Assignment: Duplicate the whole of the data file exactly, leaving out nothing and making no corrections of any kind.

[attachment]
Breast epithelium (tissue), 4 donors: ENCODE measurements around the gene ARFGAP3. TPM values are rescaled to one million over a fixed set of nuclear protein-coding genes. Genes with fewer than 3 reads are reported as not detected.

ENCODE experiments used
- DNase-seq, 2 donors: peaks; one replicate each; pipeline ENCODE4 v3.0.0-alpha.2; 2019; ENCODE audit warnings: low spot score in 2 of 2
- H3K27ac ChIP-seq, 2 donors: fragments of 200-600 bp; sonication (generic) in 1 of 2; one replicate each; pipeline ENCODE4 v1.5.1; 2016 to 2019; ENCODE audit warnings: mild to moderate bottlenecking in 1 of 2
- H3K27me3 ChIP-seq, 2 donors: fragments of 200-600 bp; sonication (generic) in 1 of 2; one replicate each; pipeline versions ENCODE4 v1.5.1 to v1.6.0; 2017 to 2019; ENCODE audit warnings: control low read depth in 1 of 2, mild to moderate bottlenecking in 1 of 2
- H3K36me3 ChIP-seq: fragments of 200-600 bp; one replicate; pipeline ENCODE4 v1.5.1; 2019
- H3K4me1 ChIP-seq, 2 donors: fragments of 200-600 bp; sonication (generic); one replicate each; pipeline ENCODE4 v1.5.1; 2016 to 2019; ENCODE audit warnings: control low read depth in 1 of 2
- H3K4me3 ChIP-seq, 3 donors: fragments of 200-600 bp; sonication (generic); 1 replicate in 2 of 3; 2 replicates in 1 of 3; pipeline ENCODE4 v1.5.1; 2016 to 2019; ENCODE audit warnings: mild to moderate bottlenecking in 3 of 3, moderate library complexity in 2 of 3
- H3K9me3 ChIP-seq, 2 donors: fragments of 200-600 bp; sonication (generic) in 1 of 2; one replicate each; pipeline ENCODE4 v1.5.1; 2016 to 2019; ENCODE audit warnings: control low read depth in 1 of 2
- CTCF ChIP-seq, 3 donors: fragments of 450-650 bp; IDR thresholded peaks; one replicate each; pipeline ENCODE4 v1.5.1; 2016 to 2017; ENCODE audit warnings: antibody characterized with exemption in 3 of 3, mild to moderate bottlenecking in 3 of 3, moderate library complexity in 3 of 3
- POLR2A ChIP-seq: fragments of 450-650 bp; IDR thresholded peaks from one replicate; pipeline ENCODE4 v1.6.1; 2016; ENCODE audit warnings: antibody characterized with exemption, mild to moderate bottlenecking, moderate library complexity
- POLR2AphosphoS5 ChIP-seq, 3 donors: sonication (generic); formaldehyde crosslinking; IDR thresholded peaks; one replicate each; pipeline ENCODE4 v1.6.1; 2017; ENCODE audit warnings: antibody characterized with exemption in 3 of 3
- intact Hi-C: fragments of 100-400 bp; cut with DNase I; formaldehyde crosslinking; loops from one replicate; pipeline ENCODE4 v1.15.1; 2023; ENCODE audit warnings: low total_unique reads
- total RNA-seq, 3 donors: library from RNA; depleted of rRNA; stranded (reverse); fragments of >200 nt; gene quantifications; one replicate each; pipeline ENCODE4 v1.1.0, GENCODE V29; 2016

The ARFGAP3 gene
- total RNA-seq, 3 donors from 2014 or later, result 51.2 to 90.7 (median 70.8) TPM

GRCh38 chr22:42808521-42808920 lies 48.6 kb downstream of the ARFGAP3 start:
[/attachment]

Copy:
Breast epithelium (tissue), 4 donors: ENCODE measurements around the gene ARFGAP3. TPM values are rescaled to one million over a fixed set of nuclear protein-coding genes. Genes with fewer than 3 reads are reported as not detected.

ENCODE experiments used
- DNase-seq, 2 donors: peaks; one replicate each; pipeline ENCODE4 v3.0.0-alpha.2; 2019; ENCODE audit warnings: low spot score in 2 of 2
- H3K27ac ChIP-seq, 2 donors: fragments of 200-600 bp; sonication (generic) in 1 of 2; one replicate each; pipeline ENCODE4 v1.5.1; 2016 to 2019; ENCODE audit warnings: mild to moderate bottlenecking in 1 of 2
- H3K27me3 ChIP-seq, 2 donors: fragments of 200-600 bp; sonication (generic) in 1 of 2; one replicate each; pipeline versions ENCODE4 v1.5.1 to v1.6.0; 2017 to 2019; ENCODE audit warnings: control low read depth in 1 of 2, mild to moderate bottlenecking in 1 of 2
- H3K36me3 ChIP-seq: fragments of 200-600 bp; one replicate; pipeline ENCODE4 v1.5.1; 2019
- H3K4me1 ChIP-seq, 2 donors: fragments of 200-600 bp; sonication (generic); one replicate each; pipeline ENCODE4 v1.5.1; 2016 to 2019; ENCODE audit warnings: control low read depth in 1 of 2
- H3K4me3 ChIP-seq, 3 donors: fragments of 200-600 bp; sonication (generic); 1 replicate in 2 of 3; 2 replicates in 1 of 3; pipeline ENCODE4 v1.5.1; 2016 to 2019; ENCODE audit warnings: mild to moderate bottlenecking in 3 of 3, moderate library complexity in 2 of 3
- H3K9me3 ChIP-seq, 2 donors: fragments of 200-600 bp; sonication (generic) in 1 of 2; one replicate each; pipeline ENCODE4 v1.5.1; 2016 to 2019; ENCODE audit warnings: control low read depth in 1 of 2
- CTCF ChIP-seq, 3 donors: fragments of 450-650 bp; IDR thresholded peaks; one replicate each; pipeline ENCODE4 v1.5.1; 2016 to 2017; ENCODE audit warnings: antibody characterized with exemption in 3 of 3, mild to moderate bottlenecking in 3 of 3, moderate library complexity in 3 of 3
- POLR2A ChIP-seq: fragments of 450-650 bp; IDR thresholded peaks from one replicate; pipeline ENCODE4 v1.6.1; 2016; ENCODE audit warnings: antibody characterized with exemption, mild to moderate bottlenecking, moderate library complexity
- POLR2AphosphoS5 ChIP-seq, 3 donors: sonication (generic); formaldehyde crosslinking; IDR thresholded peaks; one replicate each; pipeline ENCODE4 v1.6.1; 2017; ENCODE audit warnings: antibody characterized with exemption in 3 of 3
- intact Hi-C: fragments of 100-400 bp; cut with DNase I; formaldehyde crosslinking; loops from one replicate; pipeline ENCODE4 v1.15.1; 2023; ENCODE audit warnings: low total_unique reads
- total RNA-seq, 3 donors: library from RNA; depleted of rRNA; stranded (reverse); fragments of >200 nt; gene quantifications; one replicate each; pipeline ENCODE4 v1.1.0, GENCODE V29; 2016

The ARFGAP3 gene
- total RNA-seq, 3 donors from 2014 or later, result 51.2 to 90.7 (median 70.8) TPM

GRCh38 chr22:42808521-42808920 lies 48.6 kb downstream of the ARFGAP3 start: